See those two batteries in the image above? They were both taken from Apple’s iPhone 3GS. The one on the right ballooned within the device, causing it to literally burst at the seams, breaking the device’s plastic shell, pulling apart its metal bezel, and even popping its screws. Could this happen to your iPhone, too?
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A trademark feature at Apple retail stores all over the world is the Genius Bar. Operated by a group of Apple experts, the Genius Bar allows any Mac or iOS device owner to take their device to their nearest Apple store and get technical help, repairs, or replacements.
Along with Apple experts, the Genius Bar sports a line of MacBook Pros which Apple staff use to diagnose problems, order parts for repairs, check the status of your product’s warranty, and more. In this “post-PC” era, however, those MacBook Pros are set to be replaced by the iPad.
Think Android phones are pieces of junk? Now you’ve got the data to prove it. A recent study has conclusively proven Android phones are much more prone to breaking than iPhones and even BlackBerries, and their cheapness is costing telecoms big: up to $2 billion a year, in fact.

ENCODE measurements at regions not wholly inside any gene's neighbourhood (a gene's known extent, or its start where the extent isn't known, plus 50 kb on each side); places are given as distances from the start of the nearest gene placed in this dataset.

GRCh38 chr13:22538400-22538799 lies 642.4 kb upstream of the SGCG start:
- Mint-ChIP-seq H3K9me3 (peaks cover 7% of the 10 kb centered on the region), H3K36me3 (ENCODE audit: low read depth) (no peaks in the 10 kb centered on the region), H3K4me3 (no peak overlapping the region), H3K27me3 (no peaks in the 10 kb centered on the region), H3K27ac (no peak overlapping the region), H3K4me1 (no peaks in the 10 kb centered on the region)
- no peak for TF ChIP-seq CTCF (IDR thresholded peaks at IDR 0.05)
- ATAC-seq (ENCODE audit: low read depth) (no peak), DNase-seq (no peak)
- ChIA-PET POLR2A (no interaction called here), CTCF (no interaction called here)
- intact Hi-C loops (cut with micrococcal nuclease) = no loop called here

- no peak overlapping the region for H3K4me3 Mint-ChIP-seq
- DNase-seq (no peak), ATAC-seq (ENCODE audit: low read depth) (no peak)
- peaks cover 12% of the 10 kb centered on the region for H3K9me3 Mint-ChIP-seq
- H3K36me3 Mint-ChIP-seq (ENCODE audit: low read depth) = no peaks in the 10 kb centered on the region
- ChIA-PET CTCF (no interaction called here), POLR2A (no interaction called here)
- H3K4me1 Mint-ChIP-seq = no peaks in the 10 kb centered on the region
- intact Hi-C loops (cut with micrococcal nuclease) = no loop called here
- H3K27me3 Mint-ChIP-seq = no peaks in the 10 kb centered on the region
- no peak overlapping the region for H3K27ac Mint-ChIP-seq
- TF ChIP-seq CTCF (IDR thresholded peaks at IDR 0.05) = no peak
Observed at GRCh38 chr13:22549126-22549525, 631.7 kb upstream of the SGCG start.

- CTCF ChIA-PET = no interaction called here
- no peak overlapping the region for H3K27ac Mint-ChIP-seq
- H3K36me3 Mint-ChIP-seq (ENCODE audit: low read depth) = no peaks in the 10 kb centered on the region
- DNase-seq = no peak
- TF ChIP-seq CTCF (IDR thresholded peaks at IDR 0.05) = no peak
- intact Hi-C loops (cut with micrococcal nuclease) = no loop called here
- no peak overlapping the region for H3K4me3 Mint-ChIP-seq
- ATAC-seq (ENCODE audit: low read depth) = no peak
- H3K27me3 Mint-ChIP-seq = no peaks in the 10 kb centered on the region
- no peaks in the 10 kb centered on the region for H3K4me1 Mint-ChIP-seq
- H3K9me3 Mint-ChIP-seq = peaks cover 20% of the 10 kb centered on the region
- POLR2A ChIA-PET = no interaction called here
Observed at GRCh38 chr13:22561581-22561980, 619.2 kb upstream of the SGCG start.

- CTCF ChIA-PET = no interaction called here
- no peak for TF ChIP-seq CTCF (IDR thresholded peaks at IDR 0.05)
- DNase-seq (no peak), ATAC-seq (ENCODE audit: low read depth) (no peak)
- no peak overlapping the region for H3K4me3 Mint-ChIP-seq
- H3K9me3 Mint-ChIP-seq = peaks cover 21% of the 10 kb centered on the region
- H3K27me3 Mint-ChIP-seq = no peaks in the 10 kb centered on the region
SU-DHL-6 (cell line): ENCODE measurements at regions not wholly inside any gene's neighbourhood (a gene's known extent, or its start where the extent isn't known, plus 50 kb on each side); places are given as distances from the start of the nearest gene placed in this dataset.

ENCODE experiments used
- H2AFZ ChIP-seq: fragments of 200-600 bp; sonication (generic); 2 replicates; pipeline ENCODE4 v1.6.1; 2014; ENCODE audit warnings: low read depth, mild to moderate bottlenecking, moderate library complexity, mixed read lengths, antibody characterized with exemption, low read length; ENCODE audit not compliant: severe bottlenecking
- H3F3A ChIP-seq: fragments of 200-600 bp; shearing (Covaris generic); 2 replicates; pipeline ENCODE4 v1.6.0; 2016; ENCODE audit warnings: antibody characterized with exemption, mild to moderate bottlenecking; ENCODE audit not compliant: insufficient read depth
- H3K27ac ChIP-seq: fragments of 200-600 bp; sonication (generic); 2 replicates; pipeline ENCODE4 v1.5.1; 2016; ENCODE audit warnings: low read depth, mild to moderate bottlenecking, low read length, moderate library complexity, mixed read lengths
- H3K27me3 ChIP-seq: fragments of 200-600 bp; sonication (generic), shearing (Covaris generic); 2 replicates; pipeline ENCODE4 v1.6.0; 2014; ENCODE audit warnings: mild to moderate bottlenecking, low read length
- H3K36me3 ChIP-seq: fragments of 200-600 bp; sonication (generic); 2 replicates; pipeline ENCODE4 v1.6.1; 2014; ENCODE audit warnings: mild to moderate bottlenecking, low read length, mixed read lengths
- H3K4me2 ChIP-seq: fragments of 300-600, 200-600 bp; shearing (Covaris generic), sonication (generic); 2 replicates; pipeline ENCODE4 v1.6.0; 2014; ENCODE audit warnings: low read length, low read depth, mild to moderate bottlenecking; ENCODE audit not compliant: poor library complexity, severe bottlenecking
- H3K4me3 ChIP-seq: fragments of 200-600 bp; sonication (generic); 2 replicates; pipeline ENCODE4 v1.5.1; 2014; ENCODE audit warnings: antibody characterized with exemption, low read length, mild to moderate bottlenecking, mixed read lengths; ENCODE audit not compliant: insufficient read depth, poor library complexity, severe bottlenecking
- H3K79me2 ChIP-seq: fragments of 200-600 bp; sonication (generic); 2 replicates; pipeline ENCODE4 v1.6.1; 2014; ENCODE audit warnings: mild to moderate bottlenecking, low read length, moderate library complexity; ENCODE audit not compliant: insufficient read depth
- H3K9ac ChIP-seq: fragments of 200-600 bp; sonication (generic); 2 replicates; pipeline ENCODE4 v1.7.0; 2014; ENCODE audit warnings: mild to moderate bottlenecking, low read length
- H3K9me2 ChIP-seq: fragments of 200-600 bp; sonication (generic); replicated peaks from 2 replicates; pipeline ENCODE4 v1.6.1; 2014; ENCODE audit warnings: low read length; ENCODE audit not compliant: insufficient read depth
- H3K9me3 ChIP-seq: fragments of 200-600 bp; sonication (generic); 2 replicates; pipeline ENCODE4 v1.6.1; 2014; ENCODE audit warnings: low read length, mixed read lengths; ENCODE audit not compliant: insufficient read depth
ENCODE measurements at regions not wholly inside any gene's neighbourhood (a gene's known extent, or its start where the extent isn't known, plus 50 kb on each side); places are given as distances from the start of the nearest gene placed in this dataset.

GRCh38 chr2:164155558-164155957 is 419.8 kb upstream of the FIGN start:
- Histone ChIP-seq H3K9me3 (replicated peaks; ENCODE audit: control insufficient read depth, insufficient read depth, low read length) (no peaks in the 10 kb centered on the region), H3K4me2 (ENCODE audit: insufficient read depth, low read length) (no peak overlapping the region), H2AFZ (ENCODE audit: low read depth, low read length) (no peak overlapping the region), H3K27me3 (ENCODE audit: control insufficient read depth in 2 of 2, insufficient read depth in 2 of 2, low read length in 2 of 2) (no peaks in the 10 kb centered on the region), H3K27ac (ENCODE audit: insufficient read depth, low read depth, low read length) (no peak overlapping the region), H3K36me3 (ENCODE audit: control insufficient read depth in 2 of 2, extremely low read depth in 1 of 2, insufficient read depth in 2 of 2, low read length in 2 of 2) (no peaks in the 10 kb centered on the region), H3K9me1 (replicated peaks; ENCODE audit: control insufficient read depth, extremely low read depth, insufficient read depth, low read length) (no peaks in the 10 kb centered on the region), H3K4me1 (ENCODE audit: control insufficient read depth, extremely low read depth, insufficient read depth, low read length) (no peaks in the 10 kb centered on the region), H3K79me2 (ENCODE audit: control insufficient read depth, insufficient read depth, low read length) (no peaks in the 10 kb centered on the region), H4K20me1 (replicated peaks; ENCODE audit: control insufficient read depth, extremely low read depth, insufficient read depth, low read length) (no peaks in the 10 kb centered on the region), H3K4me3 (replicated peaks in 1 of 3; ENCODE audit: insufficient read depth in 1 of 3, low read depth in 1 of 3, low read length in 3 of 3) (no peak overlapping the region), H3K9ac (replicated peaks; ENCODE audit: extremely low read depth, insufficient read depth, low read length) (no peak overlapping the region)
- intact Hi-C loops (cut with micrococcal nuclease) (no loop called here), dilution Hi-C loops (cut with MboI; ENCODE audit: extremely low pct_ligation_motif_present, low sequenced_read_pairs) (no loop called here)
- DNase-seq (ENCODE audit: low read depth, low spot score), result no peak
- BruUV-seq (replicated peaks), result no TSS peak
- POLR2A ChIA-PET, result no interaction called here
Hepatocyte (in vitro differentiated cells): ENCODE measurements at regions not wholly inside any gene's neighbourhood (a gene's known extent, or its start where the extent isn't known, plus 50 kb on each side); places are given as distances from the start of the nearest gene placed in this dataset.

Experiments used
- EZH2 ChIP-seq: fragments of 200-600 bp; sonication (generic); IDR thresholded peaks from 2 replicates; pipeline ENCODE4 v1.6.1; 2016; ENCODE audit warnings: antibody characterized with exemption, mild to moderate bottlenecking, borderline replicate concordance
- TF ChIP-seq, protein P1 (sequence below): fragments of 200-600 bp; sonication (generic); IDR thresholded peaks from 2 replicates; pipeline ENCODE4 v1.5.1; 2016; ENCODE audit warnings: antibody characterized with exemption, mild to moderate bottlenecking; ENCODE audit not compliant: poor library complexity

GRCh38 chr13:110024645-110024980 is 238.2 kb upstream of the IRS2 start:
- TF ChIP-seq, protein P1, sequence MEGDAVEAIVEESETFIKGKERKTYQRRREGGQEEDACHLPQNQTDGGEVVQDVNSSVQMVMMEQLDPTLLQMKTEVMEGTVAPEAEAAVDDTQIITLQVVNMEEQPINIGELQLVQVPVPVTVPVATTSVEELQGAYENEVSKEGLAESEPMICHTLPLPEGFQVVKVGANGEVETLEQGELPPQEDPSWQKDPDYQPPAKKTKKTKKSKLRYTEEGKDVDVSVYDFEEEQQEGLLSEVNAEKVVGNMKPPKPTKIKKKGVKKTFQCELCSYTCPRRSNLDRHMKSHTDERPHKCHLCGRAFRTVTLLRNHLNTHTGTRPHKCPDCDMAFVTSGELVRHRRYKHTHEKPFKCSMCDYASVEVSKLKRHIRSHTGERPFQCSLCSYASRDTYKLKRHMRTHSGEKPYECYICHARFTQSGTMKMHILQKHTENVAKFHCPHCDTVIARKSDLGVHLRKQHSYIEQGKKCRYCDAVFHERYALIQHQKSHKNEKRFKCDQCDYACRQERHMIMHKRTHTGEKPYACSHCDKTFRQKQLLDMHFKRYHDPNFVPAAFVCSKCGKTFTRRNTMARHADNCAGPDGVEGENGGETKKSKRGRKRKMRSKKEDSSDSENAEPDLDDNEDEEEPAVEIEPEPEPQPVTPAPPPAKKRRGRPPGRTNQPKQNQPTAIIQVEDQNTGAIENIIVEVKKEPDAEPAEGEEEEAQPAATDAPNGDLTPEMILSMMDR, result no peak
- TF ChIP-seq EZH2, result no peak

iFixit is famous for its gadget tear-downs and repair guides. Every time Apple releases a new piece of tech, iFixit gets hold of it and pulls it apart for our pleasure. The company is now about to branch out — starting up a new cloud-based service called Dozuki that will provide technical documentation to hardware, appliance and chemical manufacturers.
Having watched Mark Malkoff’s hilarious video earlier this week, we now know it’s possible to have a pizza delivered to your local Apple store, take your pet goat to check out the latest Mac minis, and get your iPhone repaired while you’re dressed as Darth Vadar. But will a real Apple store help you troubleshoot your knockoff MacBook Air?
This is one in China did!
Apple is offering free repairs to those with Macs and iOS devices who had their equipment damaged in the earthquake and tsunami that struck Japan back in March.
Concerned with the growing problem with eWaste? Want the ability to upgrade and repair your own electronics? Believe that the throw-away mentality needs to change for the sake of sustainability?
So does iFixIt, teardown-masters extraordinaire and longtime information and parts resource for Apple users. They have just published the Self Repair Manifesto, along with an ambitious call to action to create – via crowd-sourcing – a Wikipedia-style Free Repair Manual for devices of all kinds: electronics, appliances, even a few cars.